Interview with Mikhail Zygar — 1917-2017: An ominous anniversary for Russia; Here is why the Kremlin is not eager to celebrate the 100th anniversary of the 1917 revolution and use it in its political goals.

File Photo of Revolutionaries Marching in Moscow in 1917, adapted from image at

[Interview conducted, transcribed and adapted by Pavel Koshkin, Former Editor-in-Chief, Russia Direct]

Mikhail Zygar, the author of the project “1917.Free History”, talks to Johnson’s Russia List (JRL) about the reasons why the Russian authorities don’t use the 100th anniversary of the 1917 revolution in their political goals. He also discuses the lessons the Kremlin should learn from these dramatic events that took place 100 years ago.

“1917. Free History” is an interactive project dedicated to the 1917 Russian revolution. It is presented in the form of the social network like Facebook, with historical characters, which lived 100 years ago, being the participants of the network. They share their thoughts and numerous articles from leading world newspapers about the events before and during the 1917 revolution. The project is based on the primary sources of that period, including documents, letters, memoirs, diaries and the like. The project is the result if the work of journalists, experts, historians, designers and illustrators.

What key lessons could today’s Russia learn from the 1917 February and October revolutions?

Mikhail Zygar: The lessons are in the ways of how we look at history in general. Since the times of Karamzin Russian history has been always focusing on the narratives about the Russian rulers [Nikolai Karamzin was a XIX-century Russian writer, poet, historian and critic, well-known for History of the Russian State, a 12-volume national history – editor’s note].

In fact, History of Russia was the history of the government and its leadership, and this is a very vicious tradition, because there are no ordinary people and their interests behind such history. In this regard, the 1917 February revolution is interesting because this is the period when an emerging civil society in Russia took the initiative. Many historical figures that took the lead in 1917 are not familiar to ordinary Russians today, but they played a very significant role in Russia’s politics. Remarkably, these people defended not their personal ambitions, but they defended the interests of society.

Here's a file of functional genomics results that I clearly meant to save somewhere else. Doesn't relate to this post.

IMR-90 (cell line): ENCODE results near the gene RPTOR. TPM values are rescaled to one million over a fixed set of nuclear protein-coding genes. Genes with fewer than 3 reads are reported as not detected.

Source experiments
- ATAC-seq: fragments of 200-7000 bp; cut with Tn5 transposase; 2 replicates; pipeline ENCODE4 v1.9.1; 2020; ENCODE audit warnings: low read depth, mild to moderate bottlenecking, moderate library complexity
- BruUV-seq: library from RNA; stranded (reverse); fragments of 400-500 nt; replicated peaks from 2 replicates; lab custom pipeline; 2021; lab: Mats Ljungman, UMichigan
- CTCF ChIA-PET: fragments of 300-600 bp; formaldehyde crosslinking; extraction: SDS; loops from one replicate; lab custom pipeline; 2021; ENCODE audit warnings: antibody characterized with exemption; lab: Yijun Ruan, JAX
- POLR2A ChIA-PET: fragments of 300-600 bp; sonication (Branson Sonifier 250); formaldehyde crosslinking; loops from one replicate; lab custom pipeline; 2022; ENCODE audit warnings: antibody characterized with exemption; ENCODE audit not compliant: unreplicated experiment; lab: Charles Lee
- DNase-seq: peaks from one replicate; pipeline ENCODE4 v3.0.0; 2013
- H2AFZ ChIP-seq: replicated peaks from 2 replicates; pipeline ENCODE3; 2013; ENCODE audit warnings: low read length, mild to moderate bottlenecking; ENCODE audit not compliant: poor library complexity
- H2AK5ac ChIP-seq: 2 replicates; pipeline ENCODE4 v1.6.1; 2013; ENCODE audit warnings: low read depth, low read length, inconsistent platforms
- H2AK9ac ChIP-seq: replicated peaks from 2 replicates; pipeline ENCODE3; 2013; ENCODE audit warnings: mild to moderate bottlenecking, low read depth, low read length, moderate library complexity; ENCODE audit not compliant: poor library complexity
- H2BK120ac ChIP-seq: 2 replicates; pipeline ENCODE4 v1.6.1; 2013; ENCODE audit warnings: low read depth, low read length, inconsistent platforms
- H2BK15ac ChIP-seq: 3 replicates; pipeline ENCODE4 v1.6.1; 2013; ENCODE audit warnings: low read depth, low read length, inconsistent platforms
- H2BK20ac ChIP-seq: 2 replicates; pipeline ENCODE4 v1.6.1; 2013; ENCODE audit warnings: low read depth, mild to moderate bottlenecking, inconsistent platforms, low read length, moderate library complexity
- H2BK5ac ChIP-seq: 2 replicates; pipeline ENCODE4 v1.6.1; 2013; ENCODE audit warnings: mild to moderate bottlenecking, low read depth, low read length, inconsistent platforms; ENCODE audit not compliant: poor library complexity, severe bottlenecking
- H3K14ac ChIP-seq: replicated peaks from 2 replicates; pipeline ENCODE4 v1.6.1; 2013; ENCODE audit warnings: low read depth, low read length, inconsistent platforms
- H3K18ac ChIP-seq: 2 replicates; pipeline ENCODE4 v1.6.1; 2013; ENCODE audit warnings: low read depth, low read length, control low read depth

Thus, the main lesson of the 1917 February revolution is the understanding that every member of society can contribute to the development of a country’s history, that every member of society is important for history, that everybody is a part of the historical and political processes.

Traditionally, ordinary Russians are inclined to think that cannot have an impact on politics and history: “We can’t change”. And such apathy, in part, stems from their perception of history, which imposes such thinking.

Could Russia be seen as the first republic after the 1917 February revolution, when the first attempts of democratic reforms were initiated?

M.Z.: If one looks at today’s Russia, its only “predecessor” will be the government that existed between March and November of 1917. This government was in the establishing process: there were no democratic institutes and the Constituent Assembly, but in fact it was republican in its nature, it was the first republic indeed [the Constituent Assembly was a constitutional body convened in Russia after the October Revolution of 1917, it was recognized as the first democratically elected legislative body in Russia, but was dissolved by the Bolsheviks in 1918 – editor’s note]. The same happened after the collapse of the Soviet Union in the 1990s and in 1917 the emerging government was driven by democratic values – it prioritized human rights and introduced popular suffrage. It is a pretty interesting precedent.

Do you really mean that Russia between March and November in 1917 became democratic?

M.Z.: It failed to become fully democratic, because it didn’t elect the Constituent Assembly at that time, but it was on the way toward it.

What official position does the Kremlin take today toward the 100th anniversary of the 1917 revolution?

M.Z.: The Russian authorities don’t have any official position on this event and this is good, because coming up with the state’s official position will mean an attempt to use history in one’s political goals and this will inevitably lead to the distortion of history and cherry-picking.